Who dies without debts



'He live here?' the punk asked. 'This is a restaurant.'

    'It's the right address ,' I said.

    We parked at the bottom of the hill, at the river bank.

    'Caddie ain't here,' the punk said.

    He had a talent for making superfluous remarks. The parking lot was empty. I straightened my tie and got out of the car. The punk didn't move. I walked around the swimming pool. A dead squirrel floated in the deep end. I could make out his back and his tail, but his paws and head had dropped under the water's gray surface.

    The restaurant stood on an artificial island. It had a high, pointed roof, and the walls were covered with straw mats. It looked like the hut of a tribal chief in Fiji or Samoa. From a distance, it seemed exotic and impressive, but as I got closer, I saw the rotting roof beams, the peeling paint on the window frames, and the cracks in the concrete of the terrace. The place was open, but there was nobody inside, and the bar was dark. The interior was also inspired by the South Pacific, with lots of straw and large wooden statues. The walls were covered with spears and daggers and autographed black and white pictures of 1940's movie stars.

    I walked past the empty tables to the window and looked out across the river. The water had the color and sheen of pewter. A red and a green beacon marked the shipping channel, but there was no traffic. I saw only a sailing yacht at a dock on the other side. On my side, about fifty yards downstream, stood a pink house that looked like a small and crumbling Moorish palace. Otherwise, there was nothing to see. A lot of trees and water, but no black Cadillac - the reason why I had come here in the first place.

    I had turned around to leave when a door next to the bar suddenly opened. A dark man of medium build approached. He had a full beard and an orange turban.

    'I'm terribly sorry,' he said. 'We don't serve lunch today. We're not opening until Happy Hour.'

    'Mr. McDermott?' I asked. 'Jack McDermott?'

    'No,' the man said. 'My name is Dr. Singh. Pleased to meet you.'

    He waited.

    'The name is Helms,' I said. 'I’d hoped to find McDermott here.'

    'There's nobody here but me,' Dr. Singh said and he smiled.

    'I've come to the rights address, haven't I?' I asked and, just for show, pulled a piece of paper out of my inside pocket.

    'This is a restaurant, Mr. Helms.'

    'Yes, of course. Does McDermott live in the house next door?'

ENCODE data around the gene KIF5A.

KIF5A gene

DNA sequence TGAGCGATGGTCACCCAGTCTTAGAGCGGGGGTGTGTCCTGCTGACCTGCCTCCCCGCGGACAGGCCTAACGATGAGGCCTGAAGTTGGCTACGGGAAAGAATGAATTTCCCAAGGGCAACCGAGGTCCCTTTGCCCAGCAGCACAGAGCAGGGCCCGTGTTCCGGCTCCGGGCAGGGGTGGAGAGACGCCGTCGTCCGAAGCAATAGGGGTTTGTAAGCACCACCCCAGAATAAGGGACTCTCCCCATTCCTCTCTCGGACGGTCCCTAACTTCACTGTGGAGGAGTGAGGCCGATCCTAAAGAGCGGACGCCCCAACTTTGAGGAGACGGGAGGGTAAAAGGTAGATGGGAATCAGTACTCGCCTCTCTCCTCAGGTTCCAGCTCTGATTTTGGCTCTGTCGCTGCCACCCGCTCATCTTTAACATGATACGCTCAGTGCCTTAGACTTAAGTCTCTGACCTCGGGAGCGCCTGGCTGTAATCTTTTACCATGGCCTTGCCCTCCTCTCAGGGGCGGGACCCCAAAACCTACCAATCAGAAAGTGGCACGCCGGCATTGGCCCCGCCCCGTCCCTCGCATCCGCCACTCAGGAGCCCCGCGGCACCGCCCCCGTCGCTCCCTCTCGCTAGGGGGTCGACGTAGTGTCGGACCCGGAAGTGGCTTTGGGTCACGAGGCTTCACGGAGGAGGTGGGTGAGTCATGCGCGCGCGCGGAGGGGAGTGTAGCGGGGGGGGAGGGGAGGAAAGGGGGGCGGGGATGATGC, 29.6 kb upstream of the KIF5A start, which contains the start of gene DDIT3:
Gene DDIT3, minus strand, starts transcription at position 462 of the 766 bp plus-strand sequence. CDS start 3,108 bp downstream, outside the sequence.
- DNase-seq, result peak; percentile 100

'That's Miss Helen's house!'

    I looked at my paper.

    'Maybe he gave his address at work.'

    'May I ask what is the purpose of your visit?'

    'An insurance matter,' I said. 'Strictly routine.'

    Technically, that was not a lie. The bank is insured against types like McDermott, and there are so many of them in Maryland that I could make a decent living chasing them, if I didn't have to pay alimony and child support.

    Dr. Singh waited for details. I didn't give him any.

    'Mr. McDermott worked here for a while,' he said, 'and then resigned.'


    'A while back.'

    'Can you give me his home address?'

    'He moved to California.'


    'A while back. He left a forwarding address.'

    Dr. Singh pulled a little address book from his inside pocket and read out a P.O. box number in Pasadena and a zip code.

    'I'm terribly sorry I can't offer you anything to eat,' he said. 'But needless to say, I can pour you a drink at the bar.'

    I declined his offer, thanked him, and walked out.

    The punk had lowered the backrest of his chair. He was stretched out, with his boots on the dashboard and headphones covering his ears. I punched him in the shoulder and started the engine.

    'Ever been to California?' I asked.

    He took off the headphones.


    'Our bird got away.'


    We drove back up the hill. The road made wide, easy turns and the houses on both sides were hidden in the woods. There was a gas station at the Route 4 intersection. Out of the shadow of the roof above the pumps, a black Cadillac turned towards us.

    'Take a look at that,' the punk said.

    I let the Cadillac go ahead. I saw two women. The younger one drove. Her companion was much older and so small that her head barely showed. She was in the back seat, as if she were in taxi or a limousine. The Cadillac veered around us and drove down the hill. The punk looked over his shoulder at the license plate.

    'That the one,' he said.

    I grabbed my cell phone and called the office.

    'Good afternoon,' Janet said. 'Automobile Credit, Inc.'

    'Janet? Rick. Can you look up a zip code?'